Talk:Tang (drink mix)

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Is there any more info on why NASA used Tang, for how long, etc? —Preceding unsigned comment added by Nick Precision (talkcontribs) 03:43, June 6, 2005

I added all the historical information I know about Tang. Both the quote from the (an) engineer working for NASA and its relation to the GEMINI project. The sources were cited from NASA's spin off website and the History channel. I also sent NASA an email asking about the historical accuracy, and they did not respond yet. They probably think I am a space cadet! Steven Viemeister - rtisbute 02:23, 6 June 2007 (UTC)


tang + methadone? got a link? i wish to read that. —Preceding unsigned comment added by (talkcontribs) 11:13, June 29, 2005

containers and packaging[edit]

Can anyone comment on the changes in the packaging and containers since its begining? I miss the classic stuff =) —Preceding unsigned comment added by (talkcontribs) 01:32, September 25, 2005

origin of name[edit]

I'd like to know how they chose the name.

Maya —Preceding unsigned comment added by (talkcontribs) 17:36, January 29, 2006

perhaps after the fish called a tang - it is very brightly colored

it's tangy

In Chinese, Tang means sugar or sweet/sweets.

Tang as a global brand[edit]

Tang is extremely popular in Latin America, Southeast Asia and in other parts of the world. Tang, along with Boca, Oreo, Maxwell House, Milka, Toblerone, Nabisco, Oscar Mayer and Kraft, are being established by Kraft Foods as global brands, even though some of them are global brands alrealdy. Tang is building up in third world countries where juice powder is cheap and it is a major source of certain vitamins and minerals for folk in those countries. Even though Crystal Light leads in the U.S., Tang is number one in the world. - Obin 3391 14:58, 5 February 2006 (UTC)

The Tang monkey[edit]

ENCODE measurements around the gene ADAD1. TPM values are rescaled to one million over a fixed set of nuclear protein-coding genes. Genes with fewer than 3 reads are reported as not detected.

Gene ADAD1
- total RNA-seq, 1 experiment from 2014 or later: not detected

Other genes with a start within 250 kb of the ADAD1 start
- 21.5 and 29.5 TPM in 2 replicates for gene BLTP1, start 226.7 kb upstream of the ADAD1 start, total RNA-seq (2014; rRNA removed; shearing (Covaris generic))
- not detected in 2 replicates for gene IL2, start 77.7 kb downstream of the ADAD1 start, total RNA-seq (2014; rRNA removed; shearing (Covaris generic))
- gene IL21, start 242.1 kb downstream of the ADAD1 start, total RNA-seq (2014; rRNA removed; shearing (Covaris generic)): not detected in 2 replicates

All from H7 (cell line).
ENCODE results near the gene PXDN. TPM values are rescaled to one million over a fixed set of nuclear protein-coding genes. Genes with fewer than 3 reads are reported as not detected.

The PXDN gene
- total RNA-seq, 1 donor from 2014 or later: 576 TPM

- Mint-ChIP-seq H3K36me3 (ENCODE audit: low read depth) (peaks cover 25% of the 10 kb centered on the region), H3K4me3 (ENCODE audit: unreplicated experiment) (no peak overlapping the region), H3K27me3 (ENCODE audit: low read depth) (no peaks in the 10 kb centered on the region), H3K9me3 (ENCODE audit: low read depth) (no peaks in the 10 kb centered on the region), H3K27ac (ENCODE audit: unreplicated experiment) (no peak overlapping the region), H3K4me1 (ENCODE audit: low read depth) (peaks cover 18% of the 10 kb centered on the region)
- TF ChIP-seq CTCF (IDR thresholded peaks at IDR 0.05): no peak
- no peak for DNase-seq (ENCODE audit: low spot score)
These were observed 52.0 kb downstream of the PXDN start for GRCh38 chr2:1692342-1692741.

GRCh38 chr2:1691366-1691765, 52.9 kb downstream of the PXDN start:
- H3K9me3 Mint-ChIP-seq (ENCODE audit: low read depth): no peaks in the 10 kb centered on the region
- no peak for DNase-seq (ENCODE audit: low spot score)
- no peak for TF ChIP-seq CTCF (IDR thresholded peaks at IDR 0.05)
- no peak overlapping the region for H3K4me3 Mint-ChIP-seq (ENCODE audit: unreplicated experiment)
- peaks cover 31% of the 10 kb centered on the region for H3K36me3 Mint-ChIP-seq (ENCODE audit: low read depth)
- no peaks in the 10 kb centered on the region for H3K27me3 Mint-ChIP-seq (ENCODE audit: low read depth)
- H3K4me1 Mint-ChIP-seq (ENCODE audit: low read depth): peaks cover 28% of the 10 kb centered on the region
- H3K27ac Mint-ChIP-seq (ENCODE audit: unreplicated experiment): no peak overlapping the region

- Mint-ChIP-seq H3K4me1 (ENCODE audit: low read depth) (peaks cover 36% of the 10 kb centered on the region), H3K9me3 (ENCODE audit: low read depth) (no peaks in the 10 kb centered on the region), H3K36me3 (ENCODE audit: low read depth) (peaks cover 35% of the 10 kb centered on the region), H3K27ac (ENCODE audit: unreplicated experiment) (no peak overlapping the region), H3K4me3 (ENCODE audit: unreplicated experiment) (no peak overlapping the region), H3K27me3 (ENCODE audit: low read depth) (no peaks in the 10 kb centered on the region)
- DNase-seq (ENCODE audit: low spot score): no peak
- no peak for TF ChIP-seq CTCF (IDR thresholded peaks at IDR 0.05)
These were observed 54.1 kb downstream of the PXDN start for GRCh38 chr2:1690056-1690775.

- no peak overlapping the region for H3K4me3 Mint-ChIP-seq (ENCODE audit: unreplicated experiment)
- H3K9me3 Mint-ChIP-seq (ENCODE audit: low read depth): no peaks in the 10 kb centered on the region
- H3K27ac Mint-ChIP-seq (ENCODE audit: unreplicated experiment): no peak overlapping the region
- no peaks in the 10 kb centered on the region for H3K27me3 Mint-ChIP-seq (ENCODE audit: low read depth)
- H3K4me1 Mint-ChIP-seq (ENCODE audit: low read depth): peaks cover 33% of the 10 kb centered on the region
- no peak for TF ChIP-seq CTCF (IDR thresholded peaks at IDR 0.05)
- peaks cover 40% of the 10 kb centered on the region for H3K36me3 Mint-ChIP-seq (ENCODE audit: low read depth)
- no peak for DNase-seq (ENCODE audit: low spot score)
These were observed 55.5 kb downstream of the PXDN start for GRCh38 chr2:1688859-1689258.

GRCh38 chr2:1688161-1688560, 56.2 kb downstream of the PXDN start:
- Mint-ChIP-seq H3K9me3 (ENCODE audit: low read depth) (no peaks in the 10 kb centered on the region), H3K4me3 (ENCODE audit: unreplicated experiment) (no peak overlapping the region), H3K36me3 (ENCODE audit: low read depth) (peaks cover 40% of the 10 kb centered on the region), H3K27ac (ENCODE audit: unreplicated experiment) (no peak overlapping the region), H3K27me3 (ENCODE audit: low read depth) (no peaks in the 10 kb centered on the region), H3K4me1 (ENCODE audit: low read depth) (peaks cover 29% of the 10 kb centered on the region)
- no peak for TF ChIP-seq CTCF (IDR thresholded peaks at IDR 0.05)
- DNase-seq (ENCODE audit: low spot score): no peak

Does anyone remember that Tang monkey in the commercials? I kinda liked him. —Preceding unsigned comment added by Mr. Kool (talkcontribs) 14:54, February 5, 2006

Actually, i just saw the Tang Monkey in the packaging. That's cute! - Obin 3391 14:01, 7 February 2006 (UTC)

I'm pretty sure it's an orangutan (orangutang), not a monkey. —Preceding unsigned comment added by (talk) 19:29, 7 October 2007 (UTC)

On Kraft's "Tang History" page, it says "With an orangutan as it’s “spokescharacter,” Tang is relaunched with a bold new advertising campaign" in 1995. Not sure if this has a place in the article. —Preceding unsigned comment added by (talk) 20:22, 7 October 2007 (UTC)

State drink[edit]

What is the source of the information about Tang being the state drink of Hawaii? With a quick google search I only found Wikipedia mirrors and sites using Wikipedia as their source. No doubt state legislatures have declared many stranger things, but it seems curious to me that a specific brand name product would be made a state beverage unless it is the particular product of that state. -- Infrogmation 16:33, 13 April 2006 (UTC)

Seems to have been added to the list of state drinks in this edit by an anon whose only other editing was blatant vandalism. Unless some reliable confirmation can be found, I suggest this bit of "trivia" be removed. -- Infrogmation 16:41, 13 April 2006 (UTC)